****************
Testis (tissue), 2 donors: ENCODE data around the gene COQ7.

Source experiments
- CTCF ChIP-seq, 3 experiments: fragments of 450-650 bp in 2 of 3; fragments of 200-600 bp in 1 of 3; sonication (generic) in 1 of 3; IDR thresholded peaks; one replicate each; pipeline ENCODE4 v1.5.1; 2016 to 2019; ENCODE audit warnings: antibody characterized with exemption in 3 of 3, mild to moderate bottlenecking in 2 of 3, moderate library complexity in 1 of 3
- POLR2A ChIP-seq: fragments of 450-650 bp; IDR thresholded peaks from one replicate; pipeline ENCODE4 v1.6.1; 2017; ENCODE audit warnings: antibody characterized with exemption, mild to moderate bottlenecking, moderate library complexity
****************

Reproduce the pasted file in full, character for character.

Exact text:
Testis (tissue), 2 donors: ENCODE data around the gene COQ7.

Source experiments
- CTCF ChIP-seq, 3 experiments: fragments of 450-650 bp in 2 of 3; fragments of 200-600 bp in 1 of 3; sonication (generic) in 1 of 3; IDR thresholded peaks; one replicate each; pipeline ENCODE4 v1.5.1; 2016 to 2019; ENCODE audit warnings: antibody characterized with exemption in 3 of 3, mild to moderate bottlenecking in 2 of 3, moderate library complexity in 1 of 3
- POLR2A ChIP-seq: fragments of 450-650 bp; IDR thresholded peaks from one replicate; pipeline ENCODE4 v1.6.1; 2017; ENCODE audit warnings: antibody characterized with exemption, mild to moderate bottlenecking, moderate library complexity